This is me: Luc Steins
Maybe we should call him ‘Le Petit Prince.’ At 1.72m, Luc Steins is one of the smallest playmakers in the top of European handball. But also one of the biggest, just how you look at it: MVP of the French league last season, All-star centre back of the EHF EURO 2022. Like a conductor, he directs the play at Paris Saint-Germain Handball and the Dutch national team.
In this episode of our This is Me… series, 27-year-old Luc Steins takes us with him on his handball journey from Voerendaal, a small village in the south of Netherlands, all the way to Paris.
This is me: Luc Steins
I grew up in a family where my parents played handball, my grandparents, an aunt. From a young age, my brother Ivo and I went with our parents to the arena. Before and after their games and at half-time we always tried to get on the court and throw a few balls. Played as much as possible with the ball. And we really started to like it.
Ivo was the first to join the local club in Voerendaal, HVG. I went with him secretly, already took part in a few trainings, even before I had my swimming certificate. So, we just enrolled in it, and we never left.
Ivo is 2½ years older than me, he was always one step ahead. I could use him as a reference to see what was needed to get to the next step. I have always followed him that way, until we started playing together at (Dutch Eredivisie side) Limburg Lions in Sittard-Geleen. Ultimately, Ivo and I have been playing for the Dutch national team together for a few years.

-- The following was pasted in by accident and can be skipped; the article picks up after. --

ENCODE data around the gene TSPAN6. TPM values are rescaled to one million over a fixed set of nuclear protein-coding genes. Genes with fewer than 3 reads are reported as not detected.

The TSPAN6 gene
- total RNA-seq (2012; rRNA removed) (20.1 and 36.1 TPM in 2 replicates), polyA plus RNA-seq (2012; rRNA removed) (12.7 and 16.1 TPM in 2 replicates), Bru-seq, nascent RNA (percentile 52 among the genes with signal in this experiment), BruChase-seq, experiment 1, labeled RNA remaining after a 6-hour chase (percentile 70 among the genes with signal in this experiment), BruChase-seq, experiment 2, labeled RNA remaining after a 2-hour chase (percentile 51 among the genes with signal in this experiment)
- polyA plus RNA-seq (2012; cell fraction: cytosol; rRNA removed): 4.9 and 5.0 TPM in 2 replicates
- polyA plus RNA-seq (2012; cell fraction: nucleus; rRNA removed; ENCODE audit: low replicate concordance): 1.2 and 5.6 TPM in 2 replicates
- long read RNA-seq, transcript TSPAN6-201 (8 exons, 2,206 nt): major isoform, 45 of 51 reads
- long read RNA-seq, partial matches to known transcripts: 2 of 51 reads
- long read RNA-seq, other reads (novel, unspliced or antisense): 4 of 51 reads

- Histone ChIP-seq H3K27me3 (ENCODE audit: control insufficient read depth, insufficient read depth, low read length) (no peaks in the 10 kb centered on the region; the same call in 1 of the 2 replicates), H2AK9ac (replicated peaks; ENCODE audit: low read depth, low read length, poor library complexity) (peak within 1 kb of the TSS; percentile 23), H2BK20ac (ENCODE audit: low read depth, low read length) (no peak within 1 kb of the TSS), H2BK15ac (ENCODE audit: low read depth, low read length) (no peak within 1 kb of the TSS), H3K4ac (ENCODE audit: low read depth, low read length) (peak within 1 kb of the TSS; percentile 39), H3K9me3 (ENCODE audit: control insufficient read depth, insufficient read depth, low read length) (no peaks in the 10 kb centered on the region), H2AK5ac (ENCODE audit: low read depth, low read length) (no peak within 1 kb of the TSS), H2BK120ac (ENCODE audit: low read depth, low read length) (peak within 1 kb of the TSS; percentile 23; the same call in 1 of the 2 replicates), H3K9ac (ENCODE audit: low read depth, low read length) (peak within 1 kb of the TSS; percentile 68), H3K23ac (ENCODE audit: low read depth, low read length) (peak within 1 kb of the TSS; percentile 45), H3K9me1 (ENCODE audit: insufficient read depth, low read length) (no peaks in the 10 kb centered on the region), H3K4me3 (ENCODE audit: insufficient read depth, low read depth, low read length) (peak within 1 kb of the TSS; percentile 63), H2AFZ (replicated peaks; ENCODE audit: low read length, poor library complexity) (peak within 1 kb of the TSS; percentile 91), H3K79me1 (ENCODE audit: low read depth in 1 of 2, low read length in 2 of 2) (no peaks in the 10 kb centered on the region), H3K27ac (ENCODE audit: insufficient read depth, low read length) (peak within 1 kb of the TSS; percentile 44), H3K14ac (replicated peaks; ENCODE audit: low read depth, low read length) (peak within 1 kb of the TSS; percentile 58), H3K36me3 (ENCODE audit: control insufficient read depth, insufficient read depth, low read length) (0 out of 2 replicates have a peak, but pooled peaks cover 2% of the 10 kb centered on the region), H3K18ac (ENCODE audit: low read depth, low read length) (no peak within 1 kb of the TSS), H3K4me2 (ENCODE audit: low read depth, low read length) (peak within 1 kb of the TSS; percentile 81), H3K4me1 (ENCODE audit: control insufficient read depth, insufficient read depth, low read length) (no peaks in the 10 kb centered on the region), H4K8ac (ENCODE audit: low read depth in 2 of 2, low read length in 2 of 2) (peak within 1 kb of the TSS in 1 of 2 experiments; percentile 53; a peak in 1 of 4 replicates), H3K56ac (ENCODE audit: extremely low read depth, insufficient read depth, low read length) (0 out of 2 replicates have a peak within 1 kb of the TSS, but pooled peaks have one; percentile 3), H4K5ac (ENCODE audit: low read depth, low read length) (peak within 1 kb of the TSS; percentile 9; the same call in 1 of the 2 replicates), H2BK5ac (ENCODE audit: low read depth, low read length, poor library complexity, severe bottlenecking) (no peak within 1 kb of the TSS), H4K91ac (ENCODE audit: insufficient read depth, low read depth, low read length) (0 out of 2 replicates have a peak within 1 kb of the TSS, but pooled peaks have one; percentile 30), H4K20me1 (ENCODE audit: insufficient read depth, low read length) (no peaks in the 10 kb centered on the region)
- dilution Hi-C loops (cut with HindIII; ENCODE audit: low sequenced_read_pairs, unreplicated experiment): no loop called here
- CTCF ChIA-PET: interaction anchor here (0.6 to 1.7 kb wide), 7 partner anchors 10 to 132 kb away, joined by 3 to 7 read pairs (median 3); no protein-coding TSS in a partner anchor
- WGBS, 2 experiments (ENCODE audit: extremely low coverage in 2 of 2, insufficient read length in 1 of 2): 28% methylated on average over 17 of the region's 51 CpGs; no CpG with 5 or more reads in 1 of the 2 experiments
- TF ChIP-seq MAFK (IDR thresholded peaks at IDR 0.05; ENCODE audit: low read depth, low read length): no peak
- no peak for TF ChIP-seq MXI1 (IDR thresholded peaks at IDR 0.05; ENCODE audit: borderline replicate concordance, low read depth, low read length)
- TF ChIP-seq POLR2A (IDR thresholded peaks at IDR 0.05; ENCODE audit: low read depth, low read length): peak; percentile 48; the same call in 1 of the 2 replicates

In 2016, I moved to France. We had a very good season with Lions in the year before I left, won the triple. So, we qualified for the EHF Cup and shared a group with HBC Nantes, Holstebro, and Göppingen. Those games put Lions on the international handball map. When we played away at Nantes, Massy coach Benjamin Braux attended the match and thought I was an interesting player. So, he asked me for a test training at Massy. It went well and I signed my first contract as a pro there. After that season, I had finished my study, so it was the right moment to take that step.
At some point it had become my dream to become a professional handball player. I felt it went all well in Netherlands, I was important for the teams I played for, but I had to go abroad to develop further.
It was a very good move. Massy were a rather small club in France, second division, not a big budget, a very familiar club. It was easier to get going there than joining a bigger club right away. The coach helped me a lot, did additional trainings with me individually, so I could develop faster.
The club did everything to help me raise my level and I am still grateful for that. In the end we even won the play-offs with Massy and were promoted to the first division – but before I knew that I had already signed for Tremblay, who had earned promotion just before as they were the champions. I wanted to play in the first division as the next step.